A Simple Trick for Making Even the Most Uncomfortable Chair 'Sittable'

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If you’re reading this, chances are, you’re slouching at least a little. Even if you’re sitting in a chair you think is comfy, it probably doesn't encourage the best posture. If you really want to improve your sitting posture, you need to banish the backrest and sit on the edge of your seat, according to Jean Couch, a Palo Alto-based yoga teacher who specializes in helping people reduce their back and joint pain.

Modern chairs aren’t built for our true ergonomic needs, she argues. Our bodies were better off in the days when chairs were made of hard wood, with flat, firm surfaces that were proportional to the human body. Today’s large, cushy chairs, while they may feel comfortable to sink into after a long day, are bad for our backs. They’re probably too deep, leading us to sink back instead of sitting up straight, and too soft, causing our spines to bend.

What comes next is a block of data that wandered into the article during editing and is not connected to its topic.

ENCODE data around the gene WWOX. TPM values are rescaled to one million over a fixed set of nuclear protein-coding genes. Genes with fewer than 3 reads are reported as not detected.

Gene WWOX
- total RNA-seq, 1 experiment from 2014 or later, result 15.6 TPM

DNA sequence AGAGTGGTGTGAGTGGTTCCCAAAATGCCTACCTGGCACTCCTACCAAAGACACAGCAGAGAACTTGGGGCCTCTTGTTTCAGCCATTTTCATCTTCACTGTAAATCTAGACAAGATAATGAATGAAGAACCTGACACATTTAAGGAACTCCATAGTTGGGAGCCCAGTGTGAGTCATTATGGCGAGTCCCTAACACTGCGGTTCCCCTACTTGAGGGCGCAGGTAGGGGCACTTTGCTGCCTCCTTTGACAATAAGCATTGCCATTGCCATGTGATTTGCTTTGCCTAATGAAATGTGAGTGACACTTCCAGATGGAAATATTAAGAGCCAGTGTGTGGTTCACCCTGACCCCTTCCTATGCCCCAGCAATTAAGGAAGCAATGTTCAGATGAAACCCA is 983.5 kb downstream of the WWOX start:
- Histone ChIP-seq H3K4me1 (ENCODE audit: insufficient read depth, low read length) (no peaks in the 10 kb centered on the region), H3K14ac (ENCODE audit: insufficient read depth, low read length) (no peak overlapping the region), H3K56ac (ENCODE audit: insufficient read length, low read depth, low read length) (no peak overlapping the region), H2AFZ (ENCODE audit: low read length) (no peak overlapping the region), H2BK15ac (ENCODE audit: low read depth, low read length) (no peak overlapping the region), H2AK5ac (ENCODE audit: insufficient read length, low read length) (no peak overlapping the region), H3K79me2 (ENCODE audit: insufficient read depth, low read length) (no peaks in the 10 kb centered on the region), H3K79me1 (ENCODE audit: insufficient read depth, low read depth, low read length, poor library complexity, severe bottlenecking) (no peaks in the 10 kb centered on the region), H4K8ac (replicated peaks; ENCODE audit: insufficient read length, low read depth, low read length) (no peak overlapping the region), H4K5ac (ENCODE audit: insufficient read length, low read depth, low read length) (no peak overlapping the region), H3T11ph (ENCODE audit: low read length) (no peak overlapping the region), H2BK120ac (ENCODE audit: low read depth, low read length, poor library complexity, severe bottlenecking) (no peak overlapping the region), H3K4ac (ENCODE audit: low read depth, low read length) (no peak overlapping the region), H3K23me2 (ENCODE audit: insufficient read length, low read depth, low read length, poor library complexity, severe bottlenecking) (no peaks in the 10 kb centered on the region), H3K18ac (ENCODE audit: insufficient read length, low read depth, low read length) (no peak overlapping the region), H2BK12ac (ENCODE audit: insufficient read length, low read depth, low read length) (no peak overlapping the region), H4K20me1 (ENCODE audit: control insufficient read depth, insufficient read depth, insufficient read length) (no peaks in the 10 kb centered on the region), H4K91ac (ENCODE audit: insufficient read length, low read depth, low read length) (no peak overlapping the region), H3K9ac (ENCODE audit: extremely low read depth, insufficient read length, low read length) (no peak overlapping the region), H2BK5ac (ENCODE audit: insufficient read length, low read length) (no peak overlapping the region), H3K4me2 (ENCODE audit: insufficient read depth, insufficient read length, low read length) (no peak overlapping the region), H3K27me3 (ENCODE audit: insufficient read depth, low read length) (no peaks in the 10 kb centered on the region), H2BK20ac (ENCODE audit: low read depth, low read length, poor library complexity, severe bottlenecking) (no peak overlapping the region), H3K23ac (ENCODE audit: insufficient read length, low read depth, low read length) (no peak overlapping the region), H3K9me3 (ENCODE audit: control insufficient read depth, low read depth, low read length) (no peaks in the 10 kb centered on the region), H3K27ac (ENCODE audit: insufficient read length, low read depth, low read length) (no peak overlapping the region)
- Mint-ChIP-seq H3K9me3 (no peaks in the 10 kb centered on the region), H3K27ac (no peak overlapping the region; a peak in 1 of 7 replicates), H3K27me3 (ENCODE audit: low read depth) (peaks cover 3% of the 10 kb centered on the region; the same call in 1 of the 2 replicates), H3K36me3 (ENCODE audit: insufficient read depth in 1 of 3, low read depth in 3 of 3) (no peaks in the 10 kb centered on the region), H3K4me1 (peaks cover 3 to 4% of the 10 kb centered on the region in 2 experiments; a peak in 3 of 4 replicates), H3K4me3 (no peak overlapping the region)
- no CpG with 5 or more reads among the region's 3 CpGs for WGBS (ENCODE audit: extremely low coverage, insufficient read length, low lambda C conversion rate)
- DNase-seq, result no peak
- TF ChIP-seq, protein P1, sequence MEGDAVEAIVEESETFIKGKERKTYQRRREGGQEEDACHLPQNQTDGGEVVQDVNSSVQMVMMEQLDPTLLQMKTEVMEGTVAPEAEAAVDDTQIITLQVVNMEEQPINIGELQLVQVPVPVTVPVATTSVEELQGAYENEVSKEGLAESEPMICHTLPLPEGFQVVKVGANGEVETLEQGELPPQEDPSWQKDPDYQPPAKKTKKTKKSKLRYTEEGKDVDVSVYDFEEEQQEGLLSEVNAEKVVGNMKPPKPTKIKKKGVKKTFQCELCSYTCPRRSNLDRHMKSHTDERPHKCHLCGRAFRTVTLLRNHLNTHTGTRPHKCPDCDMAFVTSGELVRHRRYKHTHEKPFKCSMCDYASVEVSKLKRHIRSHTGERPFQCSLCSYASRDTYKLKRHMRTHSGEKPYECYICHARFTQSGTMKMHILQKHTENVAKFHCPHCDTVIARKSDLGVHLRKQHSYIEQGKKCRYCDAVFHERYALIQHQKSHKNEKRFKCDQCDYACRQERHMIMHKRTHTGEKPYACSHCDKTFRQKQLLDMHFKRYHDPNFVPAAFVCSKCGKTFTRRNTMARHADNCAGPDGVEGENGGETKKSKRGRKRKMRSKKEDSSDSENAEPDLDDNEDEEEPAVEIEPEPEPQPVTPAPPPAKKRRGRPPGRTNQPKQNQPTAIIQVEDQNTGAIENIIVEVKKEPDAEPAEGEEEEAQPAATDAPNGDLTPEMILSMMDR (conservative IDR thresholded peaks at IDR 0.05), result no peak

It’s possible to correct your tendency toward poor posture without investing in a dozen antique Shaker chairs, though. Couch recommends a rather simple tweak to save your back, if you can remember to do it in the moment: You want to be on the edge of your seat.

If you sit on the hard front part of any chair, rather than using the backrest, you’ll be less likely to tuck your pelvis under your spine, bending your back into that pain-producing C shape. Rather than remaining exactly parallel with the floor, your knees should be angled below your hips—the angle should be around 120°, rather than 90°. This edge-of-your-seat, slightly forward-leaning position is actually more comfortable, and you’ll be less likely to slouch as a result.

Need proof? It’s very similar to what’s known as “neutral body posture,” a standard position developed by NASA based on measurements of astronauts floating in microgravity.

[h/t NPR]